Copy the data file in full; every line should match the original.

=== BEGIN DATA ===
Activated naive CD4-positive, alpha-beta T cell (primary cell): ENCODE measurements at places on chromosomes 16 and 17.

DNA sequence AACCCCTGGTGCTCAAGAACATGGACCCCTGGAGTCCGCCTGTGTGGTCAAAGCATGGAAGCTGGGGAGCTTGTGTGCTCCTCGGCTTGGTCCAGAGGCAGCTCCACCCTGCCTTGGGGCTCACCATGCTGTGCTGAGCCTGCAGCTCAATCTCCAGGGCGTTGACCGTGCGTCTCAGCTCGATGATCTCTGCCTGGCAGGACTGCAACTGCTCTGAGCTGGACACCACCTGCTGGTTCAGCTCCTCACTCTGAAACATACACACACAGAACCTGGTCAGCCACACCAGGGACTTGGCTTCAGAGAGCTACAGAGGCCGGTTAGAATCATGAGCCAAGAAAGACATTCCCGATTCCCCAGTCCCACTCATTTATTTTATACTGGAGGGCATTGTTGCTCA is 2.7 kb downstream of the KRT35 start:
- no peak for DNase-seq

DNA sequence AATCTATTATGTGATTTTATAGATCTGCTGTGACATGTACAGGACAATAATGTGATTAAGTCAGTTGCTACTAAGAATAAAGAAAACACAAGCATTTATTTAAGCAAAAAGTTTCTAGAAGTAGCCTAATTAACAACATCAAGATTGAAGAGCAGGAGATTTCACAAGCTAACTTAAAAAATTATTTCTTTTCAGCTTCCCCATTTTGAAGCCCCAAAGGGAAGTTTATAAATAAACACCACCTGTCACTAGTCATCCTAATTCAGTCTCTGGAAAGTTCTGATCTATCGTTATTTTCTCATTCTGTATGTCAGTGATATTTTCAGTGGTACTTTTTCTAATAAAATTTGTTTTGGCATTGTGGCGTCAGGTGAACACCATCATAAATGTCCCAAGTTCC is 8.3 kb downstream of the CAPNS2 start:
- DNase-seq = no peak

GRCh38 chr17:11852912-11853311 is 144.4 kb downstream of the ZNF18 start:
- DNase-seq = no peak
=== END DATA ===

Activated naive CD4-positive, alpha-beta T cell (primary cell): ENCODE measurements at places on chromosomes 16 and 17.

DNA sequence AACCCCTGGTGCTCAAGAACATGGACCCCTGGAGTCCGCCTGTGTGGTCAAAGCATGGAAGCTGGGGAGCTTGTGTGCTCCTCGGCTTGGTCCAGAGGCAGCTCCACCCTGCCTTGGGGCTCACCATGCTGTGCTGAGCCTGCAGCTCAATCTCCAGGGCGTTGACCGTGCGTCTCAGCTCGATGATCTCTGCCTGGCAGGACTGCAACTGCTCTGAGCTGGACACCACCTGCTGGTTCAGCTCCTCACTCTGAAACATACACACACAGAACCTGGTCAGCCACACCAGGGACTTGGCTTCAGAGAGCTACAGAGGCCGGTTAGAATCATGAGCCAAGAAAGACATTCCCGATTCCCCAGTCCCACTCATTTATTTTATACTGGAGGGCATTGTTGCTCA is 2.7 kb downstream of the KRT35 start:
- no peak for DNase-seq

DNA sequence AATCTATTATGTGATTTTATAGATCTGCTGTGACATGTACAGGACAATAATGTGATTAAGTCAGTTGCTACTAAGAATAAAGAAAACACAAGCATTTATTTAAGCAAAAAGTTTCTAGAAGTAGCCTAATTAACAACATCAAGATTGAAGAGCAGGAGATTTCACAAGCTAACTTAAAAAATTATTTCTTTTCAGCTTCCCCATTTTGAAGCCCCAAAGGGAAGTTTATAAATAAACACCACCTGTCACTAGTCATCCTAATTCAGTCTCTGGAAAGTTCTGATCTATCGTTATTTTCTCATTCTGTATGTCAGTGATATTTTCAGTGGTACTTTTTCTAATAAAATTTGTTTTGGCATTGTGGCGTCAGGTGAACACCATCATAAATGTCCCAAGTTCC is 8.3 kb downstream of the CAPNS2 start:
- DNase-seq = no peak

GRCh38 chr17:11852912-11853311 is 144.4 kb downstream of the ZNF18 start:
- DNase-seq = no peak